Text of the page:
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  • Post-Traumatic Stress Disorder (PTSD) & Addiction | Dual Diagnosis Prevalence, Risk Factors, Symptoms, & Treatment

    Post-Traumatic Stress Disorder (PTSD) & Addiction | Dual Diagnosis

    Our experiences, accomplishments, and even our failures help make us who we are. But some experiences can be so deeply disturbing and harmful that they disrupt your day-to-day life and cause real and lasting pain for months or even years into the future.

    This condition is known as post-traumatic stress disorder or PTSD, and unfortunately, many who experience it ultimately turn to substance abuse, including alcohol abuse, to help blunt its effects.

    A dual diagnosis of PTSD and substance use disorder (SUD) is best managed by professional clinicians inside a formal treatment program setting.

    Prevalence Of PTSD & Substance Use Disorder

    According to the 2018 National Survey on Drug Use and Health, approximately 20.3 million Americans experienced a substance use disorder in 2018, or about 7.4% of the population.

    At the same time, it is estimated that the lifetime prevalence of PTSD among adult Americans is 6.8% (22 million), with 3.5% of Americans experiencing PTSD each year. The condition is estimated to be experienced more commonly among women (9.7% lifetime, 5.2% per year) than men (3.6% lifetime, 1.8% per year). 

    It is believed that between one in five and more than two in five individuals with PTSD engage in substance abuse.

    Symptoms Of PTSD

    Whenever you have a new experience, your mind is busy recording it in your memory, building pathways and connections that generally fade away over time unless the memory is significant enough to be re-remembered and converted into a long-term memory. 

    But when you experience a traumatic event, the resulting memory pattern can cut deep through your mind, triggering unwanted symptoms that can include:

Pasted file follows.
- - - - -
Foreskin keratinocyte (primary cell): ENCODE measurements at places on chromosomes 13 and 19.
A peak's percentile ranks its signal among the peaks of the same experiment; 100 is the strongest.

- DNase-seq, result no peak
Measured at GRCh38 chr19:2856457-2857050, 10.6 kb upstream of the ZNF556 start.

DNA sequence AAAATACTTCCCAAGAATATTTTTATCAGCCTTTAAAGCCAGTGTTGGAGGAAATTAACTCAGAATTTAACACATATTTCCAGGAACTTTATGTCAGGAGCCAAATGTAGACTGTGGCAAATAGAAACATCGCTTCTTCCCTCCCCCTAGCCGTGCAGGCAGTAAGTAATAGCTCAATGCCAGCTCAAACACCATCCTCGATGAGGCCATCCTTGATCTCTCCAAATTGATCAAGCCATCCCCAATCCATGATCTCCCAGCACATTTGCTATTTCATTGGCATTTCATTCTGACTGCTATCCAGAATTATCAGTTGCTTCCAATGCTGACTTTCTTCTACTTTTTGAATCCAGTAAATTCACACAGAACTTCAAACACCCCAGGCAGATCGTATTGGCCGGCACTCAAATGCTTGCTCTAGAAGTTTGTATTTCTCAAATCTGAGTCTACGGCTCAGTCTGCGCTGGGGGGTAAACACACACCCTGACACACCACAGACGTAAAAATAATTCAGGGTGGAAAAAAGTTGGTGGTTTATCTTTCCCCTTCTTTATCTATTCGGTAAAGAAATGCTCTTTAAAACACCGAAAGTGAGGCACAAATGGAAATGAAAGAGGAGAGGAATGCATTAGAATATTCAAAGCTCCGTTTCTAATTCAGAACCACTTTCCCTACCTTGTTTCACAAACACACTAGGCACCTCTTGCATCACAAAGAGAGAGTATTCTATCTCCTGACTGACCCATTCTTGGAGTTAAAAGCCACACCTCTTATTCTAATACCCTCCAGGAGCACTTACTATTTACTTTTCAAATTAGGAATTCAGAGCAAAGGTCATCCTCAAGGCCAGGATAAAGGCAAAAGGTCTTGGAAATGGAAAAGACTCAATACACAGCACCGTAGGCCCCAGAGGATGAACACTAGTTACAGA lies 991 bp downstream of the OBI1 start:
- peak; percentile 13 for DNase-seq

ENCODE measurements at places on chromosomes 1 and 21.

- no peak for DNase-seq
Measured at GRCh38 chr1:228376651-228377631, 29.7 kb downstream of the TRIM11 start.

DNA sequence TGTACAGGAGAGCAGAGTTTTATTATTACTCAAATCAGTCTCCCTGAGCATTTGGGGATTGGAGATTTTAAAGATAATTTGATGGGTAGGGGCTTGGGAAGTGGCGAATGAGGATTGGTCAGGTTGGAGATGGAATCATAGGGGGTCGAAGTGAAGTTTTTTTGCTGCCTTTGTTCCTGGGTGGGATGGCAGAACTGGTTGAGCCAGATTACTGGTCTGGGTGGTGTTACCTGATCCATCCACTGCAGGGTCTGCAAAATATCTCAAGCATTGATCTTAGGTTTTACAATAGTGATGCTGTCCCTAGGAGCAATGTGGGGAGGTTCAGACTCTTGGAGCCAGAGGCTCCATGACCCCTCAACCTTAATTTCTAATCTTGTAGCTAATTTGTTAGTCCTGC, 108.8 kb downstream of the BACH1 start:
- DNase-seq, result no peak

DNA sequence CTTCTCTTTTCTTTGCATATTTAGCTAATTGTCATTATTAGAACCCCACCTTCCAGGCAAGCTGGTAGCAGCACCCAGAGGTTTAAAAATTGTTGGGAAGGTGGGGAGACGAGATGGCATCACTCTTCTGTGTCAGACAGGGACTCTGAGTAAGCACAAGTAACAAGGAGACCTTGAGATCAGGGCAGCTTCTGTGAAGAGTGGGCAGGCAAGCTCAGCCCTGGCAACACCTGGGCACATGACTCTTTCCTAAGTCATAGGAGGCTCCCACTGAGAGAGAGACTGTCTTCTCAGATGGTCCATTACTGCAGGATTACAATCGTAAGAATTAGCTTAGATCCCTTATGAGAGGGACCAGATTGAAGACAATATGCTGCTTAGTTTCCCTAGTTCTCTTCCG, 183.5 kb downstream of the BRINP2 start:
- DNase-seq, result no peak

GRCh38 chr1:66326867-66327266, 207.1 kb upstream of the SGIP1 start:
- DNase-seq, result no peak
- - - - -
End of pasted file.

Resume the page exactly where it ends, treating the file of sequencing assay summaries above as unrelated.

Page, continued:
• flashbacks
    • nightmares
    • sweating
    • behavioral changes and avoidance symptoms (including substance abuse)
    • emotional numbness
    • anxiety and hyperarousal
    • aggression or heightened fight-or-flight responses

    These symptoms can appear suddenly at any time, but are most common when you are reminded of the traumatic experience in some way.

    Keep in mind that PTSD is a mental health disorder and a natural reaction to severe trauma. There is no shame in experiencing these symptoms or in seeking professional help to better manage them and help your mind recover.

    Symptoms Of Substance Use Disorder

    Addiction, be it alcohol use or drug addiction, is often characterized by three distinct signs and symptoms:

    • loss of control over the amount and frequency of use
    • craving and compulsive use
    • continued drug abuse despite all physical or social consequences

    Addiction also often involves some level of physical dependency as the body becomes reliant on drugs or alcohol for normal feeling and function. 

    This can lead to increasing tolerance to the substance being abused as well as distressing withdrawal symptoms if you cut your dosage or stop taking the drug. 


    In the event of co-occurring PTSD, substance misuse often begins when those with PTSD self-medicate, using drugs or alcohol to achieve temporary relief from intrusive thoughts, depression, and anxiety. 

    But these substances only provide a fleeting escape, and the longer addiction continues to develop unchecked the more physical and mental harm will result. 

    Risk Factors